One feature which makes the cases very different is quite possibly simple human emotion, and the ability to make more dispassionate decisions with regard to a foetus than an infant. And while it’s common for philosophers to note this, and simply move on as if this human frailty is something to regret – certainly not a factor that should unduly influence our conceptions of right and wrong – I do think this is an important feature, and that Giubilini, Minerva and those that want to defend their views need to take it into account.

While I do think it’s true that we should aspire to being as rational as possible, this doesn’t mean that all non-rational or even irrational motivations are always flaws to be regretted and eliminated from our repertoire of responses. In this case, the disposition to value life (and especially life that is now exemplified in a fully-formed human rather than something more developmental) is in the majority of cases good for us and therefore perhaps a candidate for respect and encouragement rather than scorn.

Extending the range of beings that it’s permissible to kill, or the phases of development where they no longer count, serves as a signal to those of us who are living and aware of being so. The signal is one that lacks empathy for the majority of the population, who have the same fears as everyone else but often lack the resources to articulate those fears in the language of intellectuals. One could perhaps say that it would be ideal for us to be less sensitive and precious about killing and letting die, but this would only be on one model of the ideal human – the one that resembles a purely logical Spock more than it does any of the humans we actually know, and ourselves are.

The point is that both sides of debates like this are (at the margins at least) premised on caricatures of humanity. I do think it’s true that many cases of potential infanticide are no different from cases where we consider abortion justified. So to my mind, it’s true that we’re being inconsistent in being repelled by the former and not the latter. But to make this case in a way which presents both the foetus and the newborn as fleshy objects of logical analysis also misses something, namely the sorts of adult humans we’d like to be, and the sort of world that conduces to becoming that sort of adult.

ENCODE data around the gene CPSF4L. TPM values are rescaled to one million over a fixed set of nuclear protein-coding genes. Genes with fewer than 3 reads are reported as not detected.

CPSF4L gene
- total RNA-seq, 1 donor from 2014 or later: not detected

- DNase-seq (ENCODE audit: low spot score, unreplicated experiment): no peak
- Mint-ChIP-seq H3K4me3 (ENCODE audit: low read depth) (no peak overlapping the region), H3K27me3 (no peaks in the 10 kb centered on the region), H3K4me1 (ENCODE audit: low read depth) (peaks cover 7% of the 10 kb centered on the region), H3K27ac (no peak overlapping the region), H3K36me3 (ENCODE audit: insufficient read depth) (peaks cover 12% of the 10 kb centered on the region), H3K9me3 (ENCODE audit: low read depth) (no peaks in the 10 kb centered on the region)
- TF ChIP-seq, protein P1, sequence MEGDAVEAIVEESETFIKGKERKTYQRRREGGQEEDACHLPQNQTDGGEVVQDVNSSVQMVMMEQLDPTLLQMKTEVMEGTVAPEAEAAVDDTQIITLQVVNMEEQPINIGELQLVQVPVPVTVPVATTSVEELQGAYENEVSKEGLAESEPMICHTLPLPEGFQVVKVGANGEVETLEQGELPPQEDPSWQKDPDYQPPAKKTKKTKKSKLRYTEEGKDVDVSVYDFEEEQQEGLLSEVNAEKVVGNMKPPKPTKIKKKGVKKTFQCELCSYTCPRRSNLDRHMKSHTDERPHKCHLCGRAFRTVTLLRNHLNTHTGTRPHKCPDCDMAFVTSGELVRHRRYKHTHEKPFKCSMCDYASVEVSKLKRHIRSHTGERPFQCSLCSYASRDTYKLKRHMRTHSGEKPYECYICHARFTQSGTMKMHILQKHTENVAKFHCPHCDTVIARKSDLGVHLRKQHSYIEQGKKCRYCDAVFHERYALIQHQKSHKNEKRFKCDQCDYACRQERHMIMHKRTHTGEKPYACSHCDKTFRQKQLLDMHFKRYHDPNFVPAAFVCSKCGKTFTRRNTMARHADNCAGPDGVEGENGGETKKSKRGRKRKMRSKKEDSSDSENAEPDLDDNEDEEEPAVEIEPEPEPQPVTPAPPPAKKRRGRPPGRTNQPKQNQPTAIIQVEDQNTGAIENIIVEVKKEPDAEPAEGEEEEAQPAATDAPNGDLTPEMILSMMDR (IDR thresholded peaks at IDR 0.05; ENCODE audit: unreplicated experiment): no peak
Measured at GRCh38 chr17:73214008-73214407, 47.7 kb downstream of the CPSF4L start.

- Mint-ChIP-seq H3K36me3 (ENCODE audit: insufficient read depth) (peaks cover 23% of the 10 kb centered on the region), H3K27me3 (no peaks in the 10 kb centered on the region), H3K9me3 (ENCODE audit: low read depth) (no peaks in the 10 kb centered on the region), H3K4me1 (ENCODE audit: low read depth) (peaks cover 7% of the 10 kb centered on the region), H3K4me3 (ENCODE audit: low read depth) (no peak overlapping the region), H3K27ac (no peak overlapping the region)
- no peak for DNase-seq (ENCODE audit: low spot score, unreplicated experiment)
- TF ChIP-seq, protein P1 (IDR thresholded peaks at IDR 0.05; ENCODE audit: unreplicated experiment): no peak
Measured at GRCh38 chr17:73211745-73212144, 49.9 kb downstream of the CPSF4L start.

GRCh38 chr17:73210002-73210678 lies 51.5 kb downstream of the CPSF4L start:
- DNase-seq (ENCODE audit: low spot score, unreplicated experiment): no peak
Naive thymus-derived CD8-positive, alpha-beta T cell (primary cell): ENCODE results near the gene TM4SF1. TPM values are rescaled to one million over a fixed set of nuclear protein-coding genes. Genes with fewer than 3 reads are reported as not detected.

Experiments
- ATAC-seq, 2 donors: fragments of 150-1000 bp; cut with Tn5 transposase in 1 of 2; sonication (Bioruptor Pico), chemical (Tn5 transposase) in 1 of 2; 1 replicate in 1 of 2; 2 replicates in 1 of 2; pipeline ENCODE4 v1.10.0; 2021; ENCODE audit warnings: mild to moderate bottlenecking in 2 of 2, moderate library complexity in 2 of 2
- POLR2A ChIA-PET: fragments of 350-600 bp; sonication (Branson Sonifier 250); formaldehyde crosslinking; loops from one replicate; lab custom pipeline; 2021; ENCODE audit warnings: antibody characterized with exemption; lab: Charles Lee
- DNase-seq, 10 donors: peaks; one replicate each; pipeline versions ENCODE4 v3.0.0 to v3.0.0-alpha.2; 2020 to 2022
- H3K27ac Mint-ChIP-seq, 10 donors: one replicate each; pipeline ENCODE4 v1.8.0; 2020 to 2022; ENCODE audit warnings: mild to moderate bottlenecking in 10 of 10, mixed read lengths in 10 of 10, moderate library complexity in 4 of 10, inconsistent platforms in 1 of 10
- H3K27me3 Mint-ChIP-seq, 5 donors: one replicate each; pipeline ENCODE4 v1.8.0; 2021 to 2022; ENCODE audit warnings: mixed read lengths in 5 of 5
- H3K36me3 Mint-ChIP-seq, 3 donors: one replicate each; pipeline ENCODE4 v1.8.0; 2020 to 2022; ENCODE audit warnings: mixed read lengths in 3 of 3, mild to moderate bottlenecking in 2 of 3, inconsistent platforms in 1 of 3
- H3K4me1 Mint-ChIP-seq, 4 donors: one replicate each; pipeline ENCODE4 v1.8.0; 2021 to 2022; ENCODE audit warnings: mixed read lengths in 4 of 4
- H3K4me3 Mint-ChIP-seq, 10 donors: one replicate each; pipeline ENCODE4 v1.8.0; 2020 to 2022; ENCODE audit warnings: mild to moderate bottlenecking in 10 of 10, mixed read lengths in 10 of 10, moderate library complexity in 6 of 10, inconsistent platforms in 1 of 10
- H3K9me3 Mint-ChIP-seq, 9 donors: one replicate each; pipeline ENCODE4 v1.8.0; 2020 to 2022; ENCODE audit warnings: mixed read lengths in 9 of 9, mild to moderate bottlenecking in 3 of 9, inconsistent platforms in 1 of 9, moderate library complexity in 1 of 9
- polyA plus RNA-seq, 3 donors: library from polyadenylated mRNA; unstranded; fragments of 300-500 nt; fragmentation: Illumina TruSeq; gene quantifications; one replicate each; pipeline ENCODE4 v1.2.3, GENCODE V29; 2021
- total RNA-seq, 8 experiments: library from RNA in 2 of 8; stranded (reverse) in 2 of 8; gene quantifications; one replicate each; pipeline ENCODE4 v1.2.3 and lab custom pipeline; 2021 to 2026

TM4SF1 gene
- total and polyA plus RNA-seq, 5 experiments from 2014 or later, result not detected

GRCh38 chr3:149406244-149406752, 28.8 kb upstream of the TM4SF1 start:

We’re understandably reluctant to end lives, even though these are not the lives of persons. That reluctance is plausibly a virtue worth reinforcing, rather than trivialising. Yet we should be able to talk about these things without fear of death-threats, and without those discussions being hijacked by the likes of Glenn Beck as evidence of a “progressive” agenda to introduce eugenics.

Moral outrage is not a sufficient justification to shut people up, especially when those people could be pointing to an inconsistency in our reasoning we’d benefit from knowing about. We also don’t want the boundaries of debate to be set by those who are most strident, where death threats or accusations of eugenics become effective techniques in argument.

A level of despair at how quickly emotive topics such as this descend into that sort of name-calling is understandable and justified. But having these conversations is nevertheless important, and the reactionaries can’t be allowed to win through the rest of us simply not showing up to argue with them. So, Giubilini, Minerva, and others like them should keep asking these difficult questions. But even when the responses seem hysterical, let’s not forget that there might well be something to be said for remembering that we don’t only live in our heads, but in bodies, families and communities too.

Also see Keenan Malik and Peter Singer’s responses.

By Jacques Rousseau

Jacques Rousseau teaches critical thinking and ethics at the University of Cape Town, South Africa, and is the founder and director of the Free Society Institute, a non-profit organisation promoting secular humanism and scientific reasoning.